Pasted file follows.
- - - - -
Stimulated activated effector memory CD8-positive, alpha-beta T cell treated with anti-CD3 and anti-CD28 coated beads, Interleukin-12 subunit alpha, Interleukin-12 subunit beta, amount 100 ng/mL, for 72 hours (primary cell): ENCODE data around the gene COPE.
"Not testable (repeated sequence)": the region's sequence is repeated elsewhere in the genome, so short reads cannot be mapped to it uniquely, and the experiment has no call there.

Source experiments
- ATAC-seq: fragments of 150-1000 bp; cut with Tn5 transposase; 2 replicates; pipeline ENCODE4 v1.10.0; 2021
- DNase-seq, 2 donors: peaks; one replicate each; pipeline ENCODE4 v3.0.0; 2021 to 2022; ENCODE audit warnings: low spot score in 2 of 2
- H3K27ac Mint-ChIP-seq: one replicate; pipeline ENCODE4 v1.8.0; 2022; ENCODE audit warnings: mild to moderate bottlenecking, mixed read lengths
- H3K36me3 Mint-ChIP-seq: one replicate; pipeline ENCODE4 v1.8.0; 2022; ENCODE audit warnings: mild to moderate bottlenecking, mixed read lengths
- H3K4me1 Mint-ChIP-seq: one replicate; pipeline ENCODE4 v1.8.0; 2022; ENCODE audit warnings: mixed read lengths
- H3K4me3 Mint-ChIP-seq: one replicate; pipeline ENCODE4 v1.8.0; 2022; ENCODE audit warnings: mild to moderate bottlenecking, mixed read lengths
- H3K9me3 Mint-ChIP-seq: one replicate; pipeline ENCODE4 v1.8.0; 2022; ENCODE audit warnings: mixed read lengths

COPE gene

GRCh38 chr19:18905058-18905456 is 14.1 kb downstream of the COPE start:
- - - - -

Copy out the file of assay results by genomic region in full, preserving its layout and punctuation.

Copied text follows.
Stimulated activated effector memory CD8-positive, alpha-beta T cell treated with anti-CD3 and anti-CD28 coated beads, Interleukin-12 subunit alpha, Interleukin-12 subunit beta, amount 100 ng/mL, for 72 hours (primary cell): ENCODE data around the gene COPE.
"Not testable (repeated sequence)": the region's sequence is repeated elsewhere in the genome, so short reads cannot be mapped to it uniquely, and the experiment has no call there.

Source experiments
- ATAC-seq: fragments of 150-1000 bp; cut with Tn5 transposase; 2 replicates; pipeline ENCODE4 v1.10.0; 2021
- DNase-seq, 2 donors: peaks; one replicate each; pipeline ENCODE4 v3.0.0; 2021 to 2022; ENCODE audit warnings: low spot score in 2 of 2
- H3K27ac Mint-ChIP-seq: one replicate; pipeline ENCODE4 v1.8.0; 2022; ENCODE audit warnings: mild to moderate bottlenecking, mixed read lengths
- H3K36me3 Mint-ChIP-seq: one replicate; pipeline ENCODE4 v1.8.0; 2022; ENCODE audit warnings: mild to moderate bottlenecking, mixed read lengths
- H3K4me1 Mint-ChIP-seq: one replicate; pipeline ENCODE4 v1.8.0; 2022; ENCODE audit warnings: mixed read lengths
- H3K4me3 Mint-ChIP-seq: one replicate; pipeline ENCODE4 v1.8.0; 2022; ENCODE audit warnings: mild to moderate bottlenecking, mixed read lengths
- H3K9me3 Mint-ChIP-seq: one replicate; pipeline ENCODE4 v1.8.0; 2022; ENCODE audit warnings: mixed read lengths

COPE gene

GRCh38 chr19:18905058-18905456 is 14.1 kb downstream of the COPE start: